June 15, 2014
"Lawmakers should be parsimonious — not sanctimonious — on drug sentencing"
The title of this post is the headline of this new commentary at The Hill authored by Jamie Fellner. Here are excerpts:
Hopes are high that the U.S. Congress will do the right thing this year and reform notoriously harsh federal drug sentencing laws that have crammed U.S. prisons with small-time offenders.
The bipartisan Smarter Sentencing Act, approved by the Senate judiciary committee and now awaiting debate in the full Senate, would reduce federal mandatory minimum sentences for certain drug offenders, increase the number who can avoid them altogether, and permit prisoners serving time under outdated crack-cocaine sentencing laws to seek lower sentences. Passage would begin to reverse a decades-long trend that's seen "too many Americans go to too many prisons for far too long and for no good law enforcement reason," as Attorney General Eric Holder put it earlier this year.
Although legislators may not realize it, reduction of unduly severe sentences for drug offenders will help bring federal sentencing back in line with the long-overlooked principle of "parsimony." In the criminal justice context, parsimony dictates that sentences should be no greater than necessary to serve the legitimate goals of punishment, namely, retribution for past crimes, deterrence of future ones, and rehabilitation of the offender.
Congress once recognized the importance of parsimony. In the Sentencing Reform Act of 1984, it instructed federal judges to impose sentences that were “sufficient, but not greater than necessary” to advance the purposes of punishment. But starting in 1986, against a backdrop of social and economic turmoil, racial tension, and the advent of crack cocaine, Congress enacted mandatory minimum drug sentencing laws with stunning disregard for whether they would yield needlessly harsh sentences -- which they invariably did for the low-level offenders who made up the bulk of those receiving them....
Opponents of the Smarter Sentencing Act, including some current and retired federal prosecutors, insist — without evidence – that the mandatory drug sentences are necessary to protect public safety. They also claim — and here the evidence is on their side — that the threat of high mandatory sentences helps convince defendants to plead guilty and cooperate with the government in exchange for lesser punishments. Because judges have no choice but to impose the mandatory minimums triggered by the charges prosecutors file, prosecutors can make good on the threat of higher sentences for those defendants who insist on going to trial: their sentences are on average three times longer than for those who plead. Not surprisingly, ninety-seven percent of drug defendants choose to plead guilty. Opponents of drug law reform seem to forget — or don't care — that the purposes of punishment do not include bludgeoning defendants into pleading.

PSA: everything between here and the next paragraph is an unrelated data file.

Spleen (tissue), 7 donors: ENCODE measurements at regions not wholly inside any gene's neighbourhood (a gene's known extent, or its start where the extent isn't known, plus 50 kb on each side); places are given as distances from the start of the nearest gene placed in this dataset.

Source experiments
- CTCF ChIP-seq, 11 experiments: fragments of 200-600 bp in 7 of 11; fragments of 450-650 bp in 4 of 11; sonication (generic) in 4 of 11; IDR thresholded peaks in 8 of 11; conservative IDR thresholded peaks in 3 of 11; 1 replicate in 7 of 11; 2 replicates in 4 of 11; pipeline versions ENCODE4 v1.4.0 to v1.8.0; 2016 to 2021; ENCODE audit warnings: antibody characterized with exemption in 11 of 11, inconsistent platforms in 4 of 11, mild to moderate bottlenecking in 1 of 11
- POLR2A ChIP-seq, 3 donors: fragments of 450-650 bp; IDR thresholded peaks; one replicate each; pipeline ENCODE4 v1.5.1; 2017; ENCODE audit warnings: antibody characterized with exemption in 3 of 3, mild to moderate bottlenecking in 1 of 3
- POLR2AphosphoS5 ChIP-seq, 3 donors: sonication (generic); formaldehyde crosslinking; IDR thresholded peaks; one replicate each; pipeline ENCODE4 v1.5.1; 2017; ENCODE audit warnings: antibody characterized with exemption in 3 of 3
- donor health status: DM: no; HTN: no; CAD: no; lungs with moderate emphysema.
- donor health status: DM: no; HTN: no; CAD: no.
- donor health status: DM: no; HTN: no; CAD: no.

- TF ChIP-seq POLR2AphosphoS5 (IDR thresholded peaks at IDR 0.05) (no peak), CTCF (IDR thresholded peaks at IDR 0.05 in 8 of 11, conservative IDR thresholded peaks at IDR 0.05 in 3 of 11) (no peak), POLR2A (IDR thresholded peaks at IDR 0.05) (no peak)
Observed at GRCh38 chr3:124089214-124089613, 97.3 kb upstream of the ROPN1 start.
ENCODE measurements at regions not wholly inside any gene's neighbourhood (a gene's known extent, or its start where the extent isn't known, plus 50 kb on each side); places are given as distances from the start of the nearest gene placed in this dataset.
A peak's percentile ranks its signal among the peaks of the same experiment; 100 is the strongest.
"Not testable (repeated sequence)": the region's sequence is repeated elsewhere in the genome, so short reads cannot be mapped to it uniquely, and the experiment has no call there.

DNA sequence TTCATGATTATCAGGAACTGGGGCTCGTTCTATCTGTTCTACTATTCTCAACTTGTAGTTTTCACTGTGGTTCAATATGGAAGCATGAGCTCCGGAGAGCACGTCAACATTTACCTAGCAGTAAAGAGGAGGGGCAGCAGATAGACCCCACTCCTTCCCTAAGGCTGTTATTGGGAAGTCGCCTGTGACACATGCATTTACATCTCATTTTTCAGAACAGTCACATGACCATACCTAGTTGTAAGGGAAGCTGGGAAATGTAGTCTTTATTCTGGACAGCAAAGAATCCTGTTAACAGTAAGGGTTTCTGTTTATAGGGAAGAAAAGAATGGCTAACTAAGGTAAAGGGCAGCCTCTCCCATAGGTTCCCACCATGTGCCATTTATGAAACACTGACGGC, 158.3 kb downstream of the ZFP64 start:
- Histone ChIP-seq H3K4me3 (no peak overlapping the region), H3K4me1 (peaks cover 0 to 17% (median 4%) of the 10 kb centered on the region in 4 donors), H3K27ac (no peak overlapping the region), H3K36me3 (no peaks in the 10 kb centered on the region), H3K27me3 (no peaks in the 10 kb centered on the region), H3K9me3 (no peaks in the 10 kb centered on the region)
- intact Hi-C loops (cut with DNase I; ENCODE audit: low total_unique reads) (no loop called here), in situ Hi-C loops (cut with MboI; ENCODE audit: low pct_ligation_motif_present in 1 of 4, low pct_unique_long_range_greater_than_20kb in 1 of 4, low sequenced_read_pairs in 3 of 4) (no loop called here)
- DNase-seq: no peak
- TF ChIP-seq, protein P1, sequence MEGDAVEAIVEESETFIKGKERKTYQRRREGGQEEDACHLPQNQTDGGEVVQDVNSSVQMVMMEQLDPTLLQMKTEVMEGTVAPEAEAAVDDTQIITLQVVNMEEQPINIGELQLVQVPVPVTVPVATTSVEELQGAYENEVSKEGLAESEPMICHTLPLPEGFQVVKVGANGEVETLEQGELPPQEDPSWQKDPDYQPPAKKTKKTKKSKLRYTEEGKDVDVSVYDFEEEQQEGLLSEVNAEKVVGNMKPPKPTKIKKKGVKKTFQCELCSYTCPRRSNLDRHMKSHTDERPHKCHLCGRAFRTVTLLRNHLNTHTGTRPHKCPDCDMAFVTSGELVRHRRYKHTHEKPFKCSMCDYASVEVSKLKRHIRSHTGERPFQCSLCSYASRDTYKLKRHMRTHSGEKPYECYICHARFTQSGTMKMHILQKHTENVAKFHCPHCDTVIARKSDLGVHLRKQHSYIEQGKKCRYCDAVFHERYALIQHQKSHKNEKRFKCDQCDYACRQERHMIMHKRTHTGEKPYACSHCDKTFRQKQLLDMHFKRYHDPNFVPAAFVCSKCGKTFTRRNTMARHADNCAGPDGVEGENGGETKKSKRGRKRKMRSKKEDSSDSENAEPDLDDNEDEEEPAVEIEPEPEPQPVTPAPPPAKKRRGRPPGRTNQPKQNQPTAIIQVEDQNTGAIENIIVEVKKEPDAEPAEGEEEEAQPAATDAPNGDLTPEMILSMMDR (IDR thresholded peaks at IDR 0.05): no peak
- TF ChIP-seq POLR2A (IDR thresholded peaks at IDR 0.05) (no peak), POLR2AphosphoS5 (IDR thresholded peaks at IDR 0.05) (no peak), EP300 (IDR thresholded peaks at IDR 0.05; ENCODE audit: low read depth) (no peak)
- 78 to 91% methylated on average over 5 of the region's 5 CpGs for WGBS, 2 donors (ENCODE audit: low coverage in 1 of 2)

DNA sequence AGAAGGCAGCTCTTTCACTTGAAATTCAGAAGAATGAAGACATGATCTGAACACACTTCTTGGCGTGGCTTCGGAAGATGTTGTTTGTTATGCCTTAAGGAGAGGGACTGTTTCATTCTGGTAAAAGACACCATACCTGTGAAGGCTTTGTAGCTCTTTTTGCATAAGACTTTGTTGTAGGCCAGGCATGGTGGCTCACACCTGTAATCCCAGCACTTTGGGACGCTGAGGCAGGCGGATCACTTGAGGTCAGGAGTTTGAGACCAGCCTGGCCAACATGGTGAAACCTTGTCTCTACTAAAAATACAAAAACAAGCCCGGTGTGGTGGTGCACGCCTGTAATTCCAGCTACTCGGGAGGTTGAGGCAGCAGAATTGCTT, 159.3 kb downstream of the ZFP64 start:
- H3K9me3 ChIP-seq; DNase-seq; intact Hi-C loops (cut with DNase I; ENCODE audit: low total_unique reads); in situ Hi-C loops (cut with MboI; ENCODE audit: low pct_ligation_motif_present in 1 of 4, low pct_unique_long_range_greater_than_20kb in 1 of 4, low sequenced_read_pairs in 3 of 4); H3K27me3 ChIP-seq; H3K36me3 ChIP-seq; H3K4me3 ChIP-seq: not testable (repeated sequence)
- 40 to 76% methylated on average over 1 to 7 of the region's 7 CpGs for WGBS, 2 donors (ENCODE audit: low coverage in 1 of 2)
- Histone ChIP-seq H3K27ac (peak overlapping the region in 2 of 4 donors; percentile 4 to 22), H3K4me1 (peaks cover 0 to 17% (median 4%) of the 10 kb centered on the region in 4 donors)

Each year, hopes for federal drug sentencing reform are dashed by legislative inertia and a few powerful legislators who cling to outdated “tough on crime” notions. Perhaps this year will be different. A growing number of lawmakers, Republicans and Democrats, realize that lengthy mandatory minimum drug sentences are ineffective, wasteful, and expensive. And though few may use the term parsimony, many have come to understand that unnecessarily harsh sentences make a mockery of justice.
June 15, 2014 at 10:13 AM | Permalink
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I truely believe that federal prosecuters lock in sentences that are so long, they have no clue. Its just a number to the, there is no 2nd thought at all.
When they take out the phrases, whichever gives the longest sentence and potential for, then we have achieved something.
They sure approve upward enhancements without batting an eye. When the Fsa was passed they slid in 2 levels for running a drug house, 2 levels for a hate crime and 2 levels for vaguely threating someone. These are flaky. In addition iodine and red phosphorus is now included in the drug table.
Running a drug house needs to be tossed. If your making drugs, your running a drug house. Not needed. Threaten force, so a witness testifies a dude screamed at me that he would kick my but. Its just too one sided and easy to ratchet up sentences.
Red phosphorus and iodine can be used in huge qtys and is not the required ingredient.
The feds has a hell of a way to go. The guidelines need to be chopped down and burned. Along with the attitudes that Washington has. Drunk on debt. No efficeincy at all. These guys never had a meaningful job or had to meet a payroll and yr end respnsibilities.. How about coming upnwith a budget and sticking to it.
But its so easy to pound on Congress, especially the crew in office.
Posted by: Midwest Guy | Jun 15, 2014 11:24:22 PM